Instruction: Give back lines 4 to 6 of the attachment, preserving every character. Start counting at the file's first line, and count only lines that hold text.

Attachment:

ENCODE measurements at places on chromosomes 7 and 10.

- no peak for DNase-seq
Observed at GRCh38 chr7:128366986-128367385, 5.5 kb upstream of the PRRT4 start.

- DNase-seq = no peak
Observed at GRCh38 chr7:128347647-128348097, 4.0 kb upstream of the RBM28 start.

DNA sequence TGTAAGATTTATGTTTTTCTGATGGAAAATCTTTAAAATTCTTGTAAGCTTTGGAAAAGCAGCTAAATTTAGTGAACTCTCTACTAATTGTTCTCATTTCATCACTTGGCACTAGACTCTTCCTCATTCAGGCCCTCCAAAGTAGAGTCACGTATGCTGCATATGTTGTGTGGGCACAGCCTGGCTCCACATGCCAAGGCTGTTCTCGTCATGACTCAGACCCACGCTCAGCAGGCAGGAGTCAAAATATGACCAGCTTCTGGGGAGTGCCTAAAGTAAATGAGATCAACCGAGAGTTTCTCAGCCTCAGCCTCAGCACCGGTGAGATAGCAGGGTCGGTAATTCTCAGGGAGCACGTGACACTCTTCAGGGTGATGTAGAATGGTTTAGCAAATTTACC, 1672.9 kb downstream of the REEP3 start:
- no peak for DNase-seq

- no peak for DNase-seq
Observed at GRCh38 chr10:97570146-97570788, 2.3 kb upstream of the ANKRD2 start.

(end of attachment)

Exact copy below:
- DNase-seq = no peak
Observed at GRCh38 chr7:128347647-128348097, 4.0 kb upstream of the RBM28 start.

DNA sequence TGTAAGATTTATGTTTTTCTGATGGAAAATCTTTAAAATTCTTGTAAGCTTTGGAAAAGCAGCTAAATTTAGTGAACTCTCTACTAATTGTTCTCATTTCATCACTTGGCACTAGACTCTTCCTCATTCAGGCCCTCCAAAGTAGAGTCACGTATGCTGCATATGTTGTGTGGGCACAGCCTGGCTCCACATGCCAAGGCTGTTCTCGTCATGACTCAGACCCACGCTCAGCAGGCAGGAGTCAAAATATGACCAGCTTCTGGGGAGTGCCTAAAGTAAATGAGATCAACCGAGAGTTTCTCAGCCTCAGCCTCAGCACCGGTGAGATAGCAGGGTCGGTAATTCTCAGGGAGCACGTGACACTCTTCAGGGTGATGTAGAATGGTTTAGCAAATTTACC, 1672.9 kb downstream of the REEP3 start: